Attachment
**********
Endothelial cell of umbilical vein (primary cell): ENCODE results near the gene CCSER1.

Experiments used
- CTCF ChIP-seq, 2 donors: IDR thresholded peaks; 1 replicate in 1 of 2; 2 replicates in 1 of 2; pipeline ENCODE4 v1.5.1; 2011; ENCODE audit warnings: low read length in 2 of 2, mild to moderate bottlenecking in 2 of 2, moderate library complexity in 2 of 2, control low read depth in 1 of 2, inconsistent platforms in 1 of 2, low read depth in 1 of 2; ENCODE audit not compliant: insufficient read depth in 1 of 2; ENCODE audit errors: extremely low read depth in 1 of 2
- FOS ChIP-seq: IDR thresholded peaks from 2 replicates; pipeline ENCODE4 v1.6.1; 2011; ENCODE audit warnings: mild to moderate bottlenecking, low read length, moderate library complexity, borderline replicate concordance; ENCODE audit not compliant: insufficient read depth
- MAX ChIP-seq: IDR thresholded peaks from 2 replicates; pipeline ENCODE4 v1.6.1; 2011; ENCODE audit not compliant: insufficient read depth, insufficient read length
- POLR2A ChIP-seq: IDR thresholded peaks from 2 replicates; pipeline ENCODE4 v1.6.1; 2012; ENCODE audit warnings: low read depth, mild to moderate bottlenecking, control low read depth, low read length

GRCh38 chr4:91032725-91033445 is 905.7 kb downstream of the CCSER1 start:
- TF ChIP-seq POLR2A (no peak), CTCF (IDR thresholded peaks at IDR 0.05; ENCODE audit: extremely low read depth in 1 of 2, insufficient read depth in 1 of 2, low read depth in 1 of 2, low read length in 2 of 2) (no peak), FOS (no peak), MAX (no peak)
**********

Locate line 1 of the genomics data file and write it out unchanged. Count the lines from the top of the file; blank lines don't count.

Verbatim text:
Endothelial cell of umbilical vein (primary cell): ENCODE results near the gene CCSER1.